Consider This is a column focused on how important elements of a woman’s life look in single life and in marriage. This week, we’re considering how the pandemic has impacted our priorities and views of leisure as single and married women. Read Fay's essay about her priorities and views of leisure as a single woman here and Kristina's as a married woman here. Today, they respond to each other’s experiences.
Fay (single) to Kristina (married)
It sounds like our COVID experiences have brought into high relief the similarities and differences in our states in life!
I was surprised and interested to hear that we’ve both discovered how unpleasantly “busy” our pre-COVID lives are. This busyness pulls us away from the things we care about most. I was glad to hear that the time you’ve spent with your family has been so peace-giving and refocusing for you! I especially loved the way you wrote about rediscovering leisure time with your family. This resonates with my own experience of prioritizing activities and deliberate time with my roommates and boyfriend.
Of course, our COVID leisure—and our COVID peace in general—looks very different. Yours is full of home life while mine is comparatively solitary. Your description of the time you spend with your children made me a bit jealous—what a joy to be able to focus on them and make those formative memories! But I’m sure it isn’t always an easy joy, and I recognize the gift that singleness is, especially in this regard. Your experience also reminds me that while I don’t have a family in the same way that you do, the roommates and close friends in my life are a different kind of family that is important to value.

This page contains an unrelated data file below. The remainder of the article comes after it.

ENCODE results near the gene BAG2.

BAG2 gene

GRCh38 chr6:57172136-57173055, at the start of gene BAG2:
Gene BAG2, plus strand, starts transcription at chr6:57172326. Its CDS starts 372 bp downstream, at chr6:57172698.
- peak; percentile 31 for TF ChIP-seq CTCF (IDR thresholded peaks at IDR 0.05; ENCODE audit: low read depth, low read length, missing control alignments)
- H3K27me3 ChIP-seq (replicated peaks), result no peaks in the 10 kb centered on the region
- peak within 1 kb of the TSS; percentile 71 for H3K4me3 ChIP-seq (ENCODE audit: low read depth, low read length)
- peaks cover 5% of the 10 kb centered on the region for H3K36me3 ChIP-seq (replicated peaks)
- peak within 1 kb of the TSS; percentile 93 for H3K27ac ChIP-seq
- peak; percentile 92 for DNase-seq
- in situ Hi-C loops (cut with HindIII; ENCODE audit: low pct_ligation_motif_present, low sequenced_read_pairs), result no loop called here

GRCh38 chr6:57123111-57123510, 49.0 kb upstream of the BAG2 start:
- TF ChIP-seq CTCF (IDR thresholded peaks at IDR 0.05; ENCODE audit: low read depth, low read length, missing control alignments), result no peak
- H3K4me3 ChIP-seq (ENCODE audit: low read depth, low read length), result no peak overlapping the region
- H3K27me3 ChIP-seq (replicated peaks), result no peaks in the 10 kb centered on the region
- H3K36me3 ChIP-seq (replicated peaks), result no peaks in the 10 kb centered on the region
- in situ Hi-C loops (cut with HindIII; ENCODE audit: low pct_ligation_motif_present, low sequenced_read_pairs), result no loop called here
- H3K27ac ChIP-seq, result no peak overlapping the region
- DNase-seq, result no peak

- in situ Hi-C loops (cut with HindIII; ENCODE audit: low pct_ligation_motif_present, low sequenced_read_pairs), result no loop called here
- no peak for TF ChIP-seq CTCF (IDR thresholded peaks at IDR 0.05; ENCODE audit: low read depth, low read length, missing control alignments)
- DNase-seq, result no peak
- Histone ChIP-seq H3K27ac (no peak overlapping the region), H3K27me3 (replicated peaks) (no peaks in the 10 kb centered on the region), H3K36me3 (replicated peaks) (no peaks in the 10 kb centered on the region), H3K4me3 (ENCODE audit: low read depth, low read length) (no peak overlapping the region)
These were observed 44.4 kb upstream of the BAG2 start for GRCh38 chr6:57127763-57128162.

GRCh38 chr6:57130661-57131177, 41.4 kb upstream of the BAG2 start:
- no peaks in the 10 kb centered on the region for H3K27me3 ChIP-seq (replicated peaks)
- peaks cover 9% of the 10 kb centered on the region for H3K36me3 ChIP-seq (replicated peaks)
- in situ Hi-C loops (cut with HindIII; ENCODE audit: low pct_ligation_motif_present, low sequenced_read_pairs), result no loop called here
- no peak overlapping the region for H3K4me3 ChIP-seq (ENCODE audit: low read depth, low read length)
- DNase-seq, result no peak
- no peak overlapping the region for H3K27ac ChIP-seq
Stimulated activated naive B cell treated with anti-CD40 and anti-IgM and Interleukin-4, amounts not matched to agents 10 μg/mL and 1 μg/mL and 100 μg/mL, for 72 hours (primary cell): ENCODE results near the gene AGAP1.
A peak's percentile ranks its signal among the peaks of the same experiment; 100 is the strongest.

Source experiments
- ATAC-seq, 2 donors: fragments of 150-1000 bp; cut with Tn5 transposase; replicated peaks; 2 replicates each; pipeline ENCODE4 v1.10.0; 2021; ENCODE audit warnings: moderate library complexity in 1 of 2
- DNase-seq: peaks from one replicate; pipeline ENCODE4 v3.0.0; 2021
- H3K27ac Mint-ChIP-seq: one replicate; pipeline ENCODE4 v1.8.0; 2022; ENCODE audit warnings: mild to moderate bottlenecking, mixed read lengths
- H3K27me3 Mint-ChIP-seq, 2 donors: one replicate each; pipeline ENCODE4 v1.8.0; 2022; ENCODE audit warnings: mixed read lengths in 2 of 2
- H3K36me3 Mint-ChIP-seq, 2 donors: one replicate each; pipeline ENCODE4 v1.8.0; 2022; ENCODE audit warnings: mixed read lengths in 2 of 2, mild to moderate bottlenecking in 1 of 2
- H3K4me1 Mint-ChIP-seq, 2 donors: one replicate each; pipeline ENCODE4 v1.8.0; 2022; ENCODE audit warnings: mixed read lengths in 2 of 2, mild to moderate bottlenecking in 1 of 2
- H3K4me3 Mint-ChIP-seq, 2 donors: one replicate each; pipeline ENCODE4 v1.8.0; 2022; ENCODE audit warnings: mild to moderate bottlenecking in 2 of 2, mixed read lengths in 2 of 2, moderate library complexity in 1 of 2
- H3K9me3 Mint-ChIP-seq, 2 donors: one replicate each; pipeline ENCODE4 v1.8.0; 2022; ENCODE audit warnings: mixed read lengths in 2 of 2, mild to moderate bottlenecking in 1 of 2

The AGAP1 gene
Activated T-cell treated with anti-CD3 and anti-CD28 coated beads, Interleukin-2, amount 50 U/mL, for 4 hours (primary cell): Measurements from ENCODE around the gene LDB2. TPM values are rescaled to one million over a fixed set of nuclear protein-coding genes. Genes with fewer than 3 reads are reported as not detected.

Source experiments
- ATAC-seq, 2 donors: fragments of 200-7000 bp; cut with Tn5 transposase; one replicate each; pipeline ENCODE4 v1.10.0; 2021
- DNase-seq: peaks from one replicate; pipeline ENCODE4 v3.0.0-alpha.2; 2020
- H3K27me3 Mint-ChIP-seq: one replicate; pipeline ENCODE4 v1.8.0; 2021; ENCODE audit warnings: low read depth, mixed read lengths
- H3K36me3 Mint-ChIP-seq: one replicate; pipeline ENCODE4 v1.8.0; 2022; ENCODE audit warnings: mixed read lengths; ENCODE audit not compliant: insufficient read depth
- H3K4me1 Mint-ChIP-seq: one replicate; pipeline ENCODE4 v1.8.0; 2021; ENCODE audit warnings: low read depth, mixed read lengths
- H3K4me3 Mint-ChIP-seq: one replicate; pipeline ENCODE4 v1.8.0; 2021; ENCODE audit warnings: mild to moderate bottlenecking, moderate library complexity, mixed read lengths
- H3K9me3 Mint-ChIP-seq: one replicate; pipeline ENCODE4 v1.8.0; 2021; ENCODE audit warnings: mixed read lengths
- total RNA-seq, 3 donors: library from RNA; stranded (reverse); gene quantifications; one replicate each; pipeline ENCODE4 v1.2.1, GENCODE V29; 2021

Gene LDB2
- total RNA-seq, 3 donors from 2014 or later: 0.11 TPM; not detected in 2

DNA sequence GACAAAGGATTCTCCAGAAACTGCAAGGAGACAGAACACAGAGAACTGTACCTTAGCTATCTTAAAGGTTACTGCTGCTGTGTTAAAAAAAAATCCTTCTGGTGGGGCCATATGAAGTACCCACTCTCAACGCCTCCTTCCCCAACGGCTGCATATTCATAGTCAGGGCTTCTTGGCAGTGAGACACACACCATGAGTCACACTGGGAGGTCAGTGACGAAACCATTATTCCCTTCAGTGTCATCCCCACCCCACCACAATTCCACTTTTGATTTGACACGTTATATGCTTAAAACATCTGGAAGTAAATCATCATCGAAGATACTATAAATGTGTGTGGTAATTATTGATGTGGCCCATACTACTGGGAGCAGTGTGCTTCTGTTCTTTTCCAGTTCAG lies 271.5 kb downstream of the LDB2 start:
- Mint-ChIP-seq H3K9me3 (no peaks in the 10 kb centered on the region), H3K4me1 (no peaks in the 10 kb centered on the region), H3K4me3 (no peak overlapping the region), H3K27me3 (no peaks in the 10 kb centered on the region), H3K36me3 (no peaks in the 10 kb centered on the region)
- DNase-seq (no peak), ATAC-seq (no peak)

Kristina (married) to Fay (single)
I often feel like I’m standing alone on my island of being a working mom and wife and household manager and all the other jobs I have, but your experience of being in quarantine so vividly reminded me that I’m far from alone. Although you and I are in different states in our life, there are so many things that connect us during this time. I didn’t even think that was possible.
What struck me most was your discussion of how you are determined not to lose yourself in the frenzy of everyday life when this quarantine is over, how you want to focus more on what you truly love doing, which may have been lost in just living life and filling up time with social commitments. I commend you for this and find encouragement and connection in what you’re doing. While reading your piece, I found myself on a parallel plane of existence in my own life, having given myself over to the frenzy of kid activities or events. I, too, sometimes feel as you do, that I have lost along the way what I enjoyed doing in the past.
I understand what you mean when you write about how sometimes a really busy life is an attempt at escaping reality, or parts of it. Preach, girl. For me, that’s difficult to admit. But similar to what you say, this quarantine time has given me the opportunity to look at my own life and reality and think about what I want to change. It’s given me that pause I didn’t really know (or maybe didn't want to admit) I needed. Reading your own account of what you’ve done to return to your loves was encouraging and helpful to me. I’m not the only one who is trying to do this! And many of the things you enjoy are the same for me—except the guitar, which I have no idea how to play—like gardening, writing, and even cleaning out cabinets. After reading your story and finding so many similarities and encouraging words, honestly, I’d really like to be friends with you and if we lived in the same city, be on your "quaranteam"!
Do you have an experience about rethinking your priorities and leisure because of the pandemic that you'd like to share? Tell us here and your response may be published by Verily at a later date.